These weren’t clothes that were beset with an air of a designer treading lightly on the legacy of the former designer. These were confident, dramatic outfits. Vanessa Moody opened the show, guns blazing, in a fiery crimson two piece, followed by Maartje Verhoef’s matador-inspired capelet and ruffled skirt with a lace bodice. Tiny carnations emblazoned many a dress. A flamenco flavour was added via the embellished black accents on red backgrounds. The flaming carnation red imbued a spicy sultriness and burning passion. Frankly, it reinvigorated the house codes. Olé.
Amidst the red looks, which came in droves, there was marigold, black, turquoise, lilac and blue. That’s where the magic touch began to descend on a slippery slope. The marigold hue of a wide-open-neck dress was garish. A layered lace lilac dress with an asymmetrical hemline was a bemusing addition to the line up. The drama was lacking. A navy aqua dress with a silk skirt had the drama, but lacked direction and it sat uncomfortably on the model.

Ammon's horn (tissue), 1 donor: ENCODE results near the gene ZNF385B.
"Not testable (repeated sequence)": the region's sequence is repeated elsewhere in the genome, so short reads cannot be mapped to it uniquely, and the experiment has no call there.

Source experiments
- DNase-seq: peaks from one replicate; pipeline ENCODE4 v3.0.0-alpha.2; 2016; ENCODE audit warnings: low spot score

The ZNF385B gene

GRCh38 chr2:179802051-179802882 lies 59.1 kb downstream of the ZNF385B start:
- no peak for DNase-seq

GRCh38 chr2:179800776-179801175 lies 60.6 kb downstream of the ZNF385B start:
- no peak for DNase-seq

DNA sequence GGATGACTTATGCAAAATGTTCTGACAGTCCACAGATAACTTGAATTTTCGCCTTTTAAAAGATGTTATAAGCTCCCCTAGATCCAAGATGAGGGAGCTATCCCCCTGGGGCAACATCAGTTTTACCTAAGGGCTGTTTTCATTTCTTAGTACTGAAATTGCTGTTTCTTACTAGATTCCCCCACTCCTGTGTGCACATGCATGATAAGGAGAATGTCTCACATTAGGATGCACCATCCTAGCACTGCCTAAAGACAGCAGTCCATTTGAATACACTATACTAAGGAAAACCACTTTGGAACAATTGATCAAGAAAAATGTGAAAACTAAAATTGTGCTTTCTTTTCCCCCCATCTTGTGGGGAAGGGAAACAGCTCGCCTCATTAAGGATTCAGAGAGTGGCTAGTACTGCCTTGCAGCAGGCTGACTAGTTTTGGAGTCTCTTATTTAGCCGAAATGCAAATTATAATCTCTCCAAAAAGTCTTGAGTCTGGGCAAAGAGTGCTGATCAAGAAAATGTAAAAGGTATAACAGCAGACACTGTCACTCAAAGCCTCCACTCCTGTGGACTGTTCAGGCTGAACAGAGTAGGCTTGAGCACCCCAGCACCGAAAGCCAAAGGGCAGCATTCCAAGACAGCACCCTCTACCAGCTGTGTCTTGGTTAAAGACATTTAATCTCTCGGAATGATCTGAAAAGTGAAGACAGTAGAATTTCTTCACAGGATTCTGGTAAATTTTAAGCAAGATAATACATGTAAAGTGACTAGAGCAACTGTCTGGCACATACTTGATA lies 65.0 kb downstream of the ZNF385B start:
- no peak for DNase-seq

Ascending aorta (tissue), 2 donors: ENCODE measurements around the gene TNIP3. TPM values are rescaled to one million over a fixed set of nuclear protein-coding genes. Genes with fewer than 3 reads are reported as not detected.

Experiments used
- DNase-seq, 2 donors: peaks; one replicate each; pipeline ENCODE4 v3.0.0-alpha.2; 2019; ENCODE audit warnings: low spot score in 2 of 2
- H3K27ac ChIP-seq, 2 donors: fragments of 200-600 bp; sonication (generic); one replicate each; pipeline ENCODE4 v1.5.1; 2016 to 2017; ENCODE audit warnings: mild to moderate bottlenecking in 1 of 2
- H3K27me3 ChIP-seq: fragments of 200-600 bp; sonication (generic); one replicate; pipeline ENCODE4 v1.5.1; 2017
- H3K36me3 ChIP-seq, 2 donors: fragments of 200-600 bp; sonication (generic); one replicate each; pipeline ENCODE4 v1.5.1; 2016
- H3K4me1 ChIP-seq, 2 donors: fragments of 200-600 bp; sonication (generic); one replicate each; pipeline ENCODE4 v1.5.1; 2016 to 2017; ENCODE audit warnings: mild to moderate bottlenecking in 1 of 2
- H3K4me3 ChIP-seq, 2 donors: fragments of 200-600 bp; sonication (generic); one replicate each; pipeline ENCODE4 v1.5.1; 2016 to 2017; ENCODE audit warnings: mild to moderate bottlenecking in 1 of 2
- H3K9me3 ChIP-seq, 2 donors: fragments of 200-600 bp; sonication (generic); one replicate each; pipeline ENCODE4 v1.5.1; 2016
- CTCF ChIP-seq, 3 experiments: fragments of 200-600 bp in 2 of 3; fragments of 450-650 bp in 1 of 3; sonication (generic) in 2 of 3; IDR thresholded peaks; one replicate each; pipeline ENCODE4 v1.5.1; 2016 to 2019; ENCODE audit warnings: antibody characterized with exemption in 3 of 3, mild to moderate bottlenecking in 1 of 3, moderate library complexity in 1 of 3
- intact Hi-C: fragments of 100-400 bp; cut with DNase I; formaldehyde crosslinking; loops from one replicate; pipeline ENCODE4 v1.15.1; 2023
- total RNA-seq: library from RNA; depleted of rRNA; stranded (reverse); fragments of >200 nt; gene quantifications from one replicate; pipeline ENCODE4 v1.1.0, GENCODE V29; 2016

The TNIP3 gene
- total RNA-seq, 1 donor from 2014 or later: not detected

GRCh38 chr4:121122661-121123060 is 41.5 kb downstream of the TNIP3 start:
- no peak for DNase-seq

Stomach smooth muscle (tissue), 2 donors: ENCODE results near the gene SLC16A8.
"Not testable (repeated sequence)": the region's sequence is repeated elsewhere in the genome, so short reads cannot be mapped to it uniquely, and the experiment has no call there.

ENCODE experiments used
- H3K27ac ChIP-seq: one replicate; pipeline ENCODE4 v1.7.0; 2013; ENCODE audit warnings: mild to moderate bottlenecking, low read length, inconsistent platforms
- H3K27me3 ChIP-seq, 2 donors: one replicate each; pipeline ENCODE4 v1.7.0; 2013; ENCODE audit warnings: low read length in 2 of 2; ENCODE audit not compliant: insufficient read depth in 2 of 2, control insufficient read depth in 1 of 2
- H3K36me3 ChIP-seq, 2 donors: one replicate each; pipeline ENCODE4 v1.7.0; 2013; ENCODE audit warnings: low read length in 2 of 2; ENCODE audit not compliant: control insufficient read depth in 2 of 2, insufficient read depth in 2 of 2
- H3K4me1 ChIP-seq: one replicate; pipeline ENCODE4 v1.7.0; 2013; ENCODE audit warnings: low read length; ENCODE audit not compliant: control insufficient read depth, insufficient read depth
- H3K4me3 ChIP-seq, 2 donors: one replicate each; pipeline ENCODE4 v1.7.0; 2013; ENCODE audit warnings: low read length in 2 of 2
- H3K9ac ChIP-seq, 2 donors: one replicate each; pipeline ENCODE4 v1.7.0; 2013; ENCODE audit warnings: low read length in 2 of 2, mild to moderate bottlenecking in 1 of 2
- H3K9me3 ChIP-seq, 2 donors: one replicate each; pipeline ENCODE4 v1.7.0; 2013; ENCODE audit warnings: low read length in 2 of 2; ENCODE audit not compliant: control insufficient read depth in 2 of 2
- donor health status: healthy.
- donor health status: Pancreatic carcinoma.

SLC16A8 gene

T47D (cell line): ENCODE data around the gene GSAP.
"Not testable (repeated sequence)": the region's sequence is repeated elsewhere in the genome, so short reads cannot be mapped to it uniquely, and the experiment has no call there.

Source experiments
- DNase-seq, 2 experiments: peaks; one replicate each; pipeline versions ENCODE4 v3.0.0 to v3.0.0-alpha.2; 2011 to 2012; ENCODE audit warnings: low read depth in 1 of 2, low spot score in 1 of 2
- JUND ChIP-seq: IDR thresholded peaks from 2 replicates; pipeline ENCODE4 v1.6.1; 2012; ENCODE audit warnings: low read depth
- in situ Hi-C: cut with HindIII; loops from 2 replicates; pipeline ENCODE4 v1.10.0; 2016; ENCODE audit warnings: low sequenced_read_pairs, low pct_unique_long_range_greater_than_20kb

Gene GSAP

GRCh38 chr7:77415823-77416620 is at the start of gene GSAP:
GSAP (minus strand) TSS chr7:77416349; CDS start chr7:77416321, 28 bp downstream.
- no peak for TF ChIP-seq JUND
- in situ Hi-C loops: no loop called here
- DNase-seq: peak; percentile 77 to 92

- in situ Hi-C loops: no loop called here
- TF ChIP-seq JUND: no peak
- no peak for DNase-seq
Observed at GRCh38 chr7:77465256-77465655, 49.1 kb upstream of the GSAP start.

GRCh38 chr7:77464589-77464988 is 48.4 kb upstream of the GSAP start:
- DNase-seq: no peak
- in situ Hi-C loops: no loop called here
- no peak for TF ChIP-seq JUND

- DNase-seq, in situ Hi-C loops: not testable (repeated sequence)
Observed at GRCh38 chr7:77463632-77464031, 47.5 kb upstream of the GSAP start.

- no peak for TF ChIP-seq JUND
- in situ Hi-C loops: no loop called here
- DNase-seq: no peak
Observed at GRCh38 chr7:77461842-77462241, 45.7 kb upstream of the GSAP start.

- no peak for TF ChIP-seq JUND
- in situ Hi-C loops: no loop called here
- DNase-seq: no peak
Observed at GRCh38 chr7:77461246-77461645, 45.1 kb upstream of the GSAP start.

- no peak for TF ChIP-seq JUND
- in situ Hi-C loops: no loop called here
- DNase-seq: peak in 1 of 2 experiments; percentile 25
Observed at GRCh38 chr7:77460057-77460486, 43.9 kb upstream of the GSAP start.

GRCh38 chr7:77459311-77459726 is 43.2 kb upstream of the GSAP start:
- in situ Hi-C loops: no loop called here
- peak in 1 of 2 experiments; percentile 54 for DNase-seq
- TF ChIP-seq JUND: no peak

The evening gowns—that Oscar was famed for, as well as catering to the Upper East Sider—didn’t carry the memorable impact of an Oscar creation. There was an awkward lightness to them but they were weighed down by ugly colours. But if you $8000 lying about, then that light aqua silk gown with black grosgrain bows is yours for the taking.
Peter Copping as creative director at Oscar de la Renta is a match made in heaven. He brings a Parisian romanticism to a Spanish designer’s all-American, ladies-who-lunch, brand. I was spellbound by the livid red hues at the beginning of the collection. Those clothes were magnificent. Then it deviated. The collection went off-track and the momentum was lost. What began as an impassioned, fiery portrayal of the Oscar woman became an unwanted sluggish daze.
Photo Credit: voguerunway.com